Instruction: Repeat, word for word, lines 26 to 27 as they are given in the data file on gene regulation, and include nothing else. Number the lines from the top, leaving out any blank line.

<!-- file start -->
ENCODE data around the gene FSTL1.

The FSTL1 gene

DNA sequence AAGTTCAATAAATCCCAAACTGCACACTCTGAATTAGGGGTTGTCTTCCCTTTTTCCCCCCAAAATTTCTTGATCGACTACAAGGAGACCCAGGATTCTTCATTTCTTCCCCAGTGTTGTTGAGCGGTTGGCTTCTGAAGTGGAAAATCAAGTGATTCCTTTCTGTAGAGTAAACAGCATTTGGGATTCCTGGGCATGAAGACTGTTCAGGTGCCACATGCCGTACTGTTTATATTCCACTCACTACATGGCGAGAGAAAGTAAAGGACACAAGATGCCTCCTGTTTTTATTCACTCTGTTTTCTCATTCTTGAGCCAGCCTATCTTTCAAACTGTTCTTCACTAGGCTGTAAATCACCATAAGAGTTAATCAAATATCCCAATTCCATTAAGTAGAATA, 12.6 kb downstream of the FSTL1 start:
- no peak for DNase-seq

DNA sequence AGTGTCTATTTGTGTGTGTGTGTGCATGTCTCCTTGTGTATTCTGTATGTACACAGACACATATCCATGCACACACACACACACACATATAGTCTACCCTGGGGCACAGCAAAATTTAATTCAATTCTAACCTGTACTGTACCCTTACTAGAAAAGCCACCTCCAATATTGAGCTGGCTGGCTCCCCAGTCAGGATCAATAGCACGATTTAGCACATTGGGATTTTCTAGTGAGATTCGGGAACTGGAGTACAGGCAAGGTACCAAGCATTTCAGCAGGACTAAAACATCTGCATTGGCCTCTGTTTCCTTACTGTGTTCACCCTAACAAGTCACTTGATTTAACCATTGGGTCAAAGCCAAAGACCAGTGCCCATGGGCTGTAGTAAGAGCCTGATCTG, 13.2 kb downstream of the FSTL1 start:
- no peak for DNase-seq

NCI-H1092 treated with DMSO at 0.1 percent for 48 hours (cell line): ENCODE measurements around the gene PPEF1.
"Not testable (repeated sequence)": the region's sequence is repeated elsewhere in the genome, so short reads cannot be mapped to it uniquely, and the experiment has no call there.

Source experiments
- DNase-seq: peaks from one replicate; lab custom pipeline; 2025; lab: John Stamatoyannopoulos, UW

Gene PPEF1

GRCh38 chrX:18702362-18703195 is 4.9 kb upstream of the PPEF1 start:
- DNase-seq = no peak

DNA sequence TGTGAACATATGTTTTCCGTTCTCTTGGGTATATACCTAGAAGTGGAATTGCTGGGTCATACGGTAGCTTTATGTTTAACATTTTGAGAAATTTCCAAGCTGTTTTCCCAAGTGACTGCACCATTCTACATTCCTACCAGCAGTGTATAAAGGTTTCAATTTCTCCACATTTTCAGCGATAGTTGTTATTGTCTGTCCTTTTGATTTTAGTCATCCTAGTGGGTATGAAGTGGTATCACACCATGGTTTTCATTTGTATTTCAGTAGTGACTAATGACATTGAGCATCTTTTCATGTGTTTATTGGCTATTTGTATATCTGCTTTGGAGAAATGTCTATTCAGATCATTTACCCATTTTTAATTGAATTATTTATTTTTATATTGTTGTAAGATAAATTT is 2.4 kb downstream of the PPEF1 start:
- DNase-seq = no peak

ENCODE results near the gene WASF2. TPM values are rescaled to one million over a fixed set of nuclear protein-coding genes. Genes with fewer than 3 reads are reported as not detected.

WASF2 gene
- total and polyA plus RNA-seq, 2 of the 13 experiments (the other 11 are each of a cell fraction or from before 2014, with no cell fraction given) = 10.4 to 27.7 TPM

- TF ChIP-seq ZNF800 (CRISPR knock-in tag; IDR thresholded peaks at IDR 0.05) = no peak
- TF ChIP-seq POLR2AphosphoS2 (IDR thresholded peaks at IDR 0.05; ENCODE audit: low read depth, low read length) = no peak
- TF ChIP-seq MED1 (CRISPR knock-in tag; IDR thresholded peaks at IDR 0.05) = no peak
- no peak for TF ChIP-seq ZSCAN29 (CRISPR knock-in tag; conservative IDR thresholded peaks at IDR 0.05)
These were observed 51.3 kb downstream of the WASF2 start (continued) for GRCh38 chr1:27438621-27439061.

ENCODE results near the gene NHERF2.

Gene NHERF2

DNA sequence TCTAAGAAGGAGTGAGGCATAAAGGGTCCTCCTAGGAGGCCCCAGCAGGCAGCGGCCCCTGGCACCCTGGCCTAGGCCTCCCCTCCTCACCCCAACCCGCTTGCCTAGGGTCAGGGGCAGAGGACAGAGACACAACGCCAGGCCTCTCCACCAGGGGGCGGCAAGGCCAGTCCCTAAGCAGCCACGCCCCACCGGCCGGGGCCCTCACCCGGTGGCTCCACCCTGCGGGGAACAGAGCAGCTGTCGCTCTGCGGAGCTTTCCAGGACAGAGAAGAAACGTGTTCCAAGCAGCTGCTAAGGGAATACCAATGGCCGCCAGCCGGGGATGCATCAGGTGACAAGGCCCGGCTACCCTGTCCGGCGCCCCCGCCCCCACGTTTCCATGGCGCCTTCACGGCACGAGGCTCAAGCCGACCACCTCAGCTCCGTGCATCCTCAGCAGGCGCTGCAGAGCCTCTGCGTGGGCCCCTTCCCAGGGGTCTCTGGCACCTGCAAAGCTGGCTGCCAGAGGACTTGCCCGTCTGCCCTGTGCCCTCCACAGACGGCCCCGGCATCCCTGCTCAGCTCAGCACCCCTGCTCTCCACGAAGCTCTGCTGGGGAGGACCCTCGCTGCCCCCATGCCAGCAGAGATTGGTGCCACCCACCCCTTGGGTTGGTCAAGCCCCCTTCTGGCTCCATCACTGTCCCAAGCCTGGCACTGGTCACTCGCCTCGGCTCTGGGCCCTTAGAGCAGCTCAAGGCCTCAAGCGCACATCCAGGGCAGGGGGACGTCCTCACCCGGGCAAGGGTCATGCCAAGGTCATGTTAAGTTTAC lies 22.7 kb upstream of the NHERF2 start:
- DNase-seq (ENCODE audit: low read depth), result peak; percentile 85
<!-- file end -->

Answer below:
DNA sequence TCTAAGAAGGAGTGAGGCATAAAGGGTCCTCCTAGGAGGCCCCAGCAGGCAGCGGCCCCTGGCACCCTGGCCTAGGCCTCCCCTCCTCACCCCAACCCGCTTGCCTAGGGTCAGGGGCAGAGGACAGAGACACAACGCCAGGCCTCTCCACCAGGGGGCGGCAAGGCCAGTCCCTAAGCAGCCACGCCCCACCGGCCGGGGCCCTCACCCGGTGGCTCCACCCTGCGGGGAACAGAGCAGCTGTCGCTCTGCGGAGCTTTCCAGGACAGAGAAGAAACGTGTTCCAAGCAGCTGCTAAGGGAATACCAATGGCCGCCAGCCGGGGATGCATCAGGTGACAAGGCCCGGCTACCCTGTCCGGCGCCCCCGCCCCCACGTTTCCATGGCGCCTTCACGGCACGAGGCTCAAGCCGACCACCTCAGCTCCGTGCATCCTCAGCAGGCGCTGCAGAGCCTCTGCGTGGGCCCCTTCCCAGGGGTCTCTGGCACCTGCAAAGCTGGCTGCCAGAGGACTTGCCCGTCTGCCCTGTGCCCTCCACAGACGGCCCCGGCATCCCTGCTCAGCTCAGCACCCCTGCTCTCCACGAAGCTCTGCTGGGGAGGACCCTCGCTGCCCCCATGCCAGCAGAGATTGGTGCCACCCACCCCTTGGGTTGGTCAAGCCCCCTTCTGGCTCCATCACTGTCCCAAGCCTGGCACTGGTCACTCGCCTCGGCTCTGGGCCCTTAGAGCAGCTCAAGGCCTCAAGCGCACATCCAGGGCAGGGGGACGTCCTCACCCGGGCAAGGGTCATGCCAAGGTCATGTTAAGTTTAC lies 22.7 kb upstream of the NHERF2 start:
- DNase-seq (ENCODE audit: low read depth), result peak; percentile 85